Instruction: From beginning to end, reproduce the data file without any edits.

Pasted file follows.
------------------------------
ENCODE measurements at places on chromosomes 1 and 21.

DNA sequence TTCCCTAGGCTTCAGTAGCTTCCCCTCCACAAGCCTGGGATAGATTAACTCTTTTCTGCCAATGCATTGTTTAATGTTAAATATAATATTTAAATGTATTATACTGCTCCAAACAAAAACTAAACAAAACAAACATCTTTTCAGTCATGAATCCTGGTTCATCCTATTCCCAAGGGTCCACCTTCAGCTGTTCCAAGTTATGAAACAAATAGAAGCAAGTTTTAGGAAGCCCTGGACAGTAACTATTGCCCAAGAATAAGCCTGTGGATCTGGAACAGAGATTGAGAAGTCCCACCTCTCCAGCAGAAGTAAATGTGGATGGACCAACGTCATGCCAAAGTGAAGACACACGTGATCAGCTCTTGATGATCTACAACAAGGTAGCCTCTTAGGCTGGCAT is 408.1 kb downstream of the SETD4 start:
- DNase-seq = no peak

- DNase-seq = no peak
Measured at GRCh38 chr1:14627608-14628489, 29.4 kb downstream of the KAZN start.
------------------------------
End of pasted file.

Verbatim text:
ENCODE measurements at places on chromosomes 1 and 21.

DNA sequence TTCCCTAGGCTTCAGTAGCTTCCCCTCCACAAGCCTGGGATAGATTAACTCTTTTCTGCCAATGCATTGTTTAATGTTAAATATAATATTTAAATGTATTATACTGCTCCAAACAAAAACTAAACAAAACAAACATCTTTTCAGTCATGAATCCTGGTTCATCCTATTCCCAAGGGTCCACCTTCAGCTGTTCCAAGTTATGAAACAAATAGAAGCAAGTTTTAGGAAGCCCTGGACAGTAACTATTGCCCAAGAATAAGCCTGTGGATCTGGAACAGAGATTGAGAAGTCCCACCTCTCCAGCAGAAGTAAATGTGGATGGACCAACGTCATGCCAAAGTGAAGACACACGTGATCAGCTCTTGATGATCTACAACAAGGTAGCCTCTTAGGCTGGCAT is 408.1 kb downstream of the SETD4 start:
- DNase-seq = no peak

- DNase-seq = no peak
Measured at GRCh38 chr1:14627608-14628489, 29.4 kb downstream of the KAZN start.